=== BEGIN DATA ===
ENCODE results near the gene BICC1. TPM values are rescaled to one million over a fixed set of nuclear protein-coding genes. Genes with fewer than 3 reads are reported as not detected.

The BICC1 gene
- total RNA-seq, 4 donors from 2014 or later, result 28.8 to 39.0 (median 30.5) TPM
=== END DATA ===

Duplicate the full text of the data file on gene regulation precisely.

ENCODE results near the gene BICC1. TPM values are rescaled to one million over a fixed set of nuclear protein-coding genes. Genes with fewer than 3 reads are reported as not detected.

The BICC1 gene
- total RNA-seq, 4 donors from 2014 or later, result 28.8 to 39.0 (median 30.5) TPM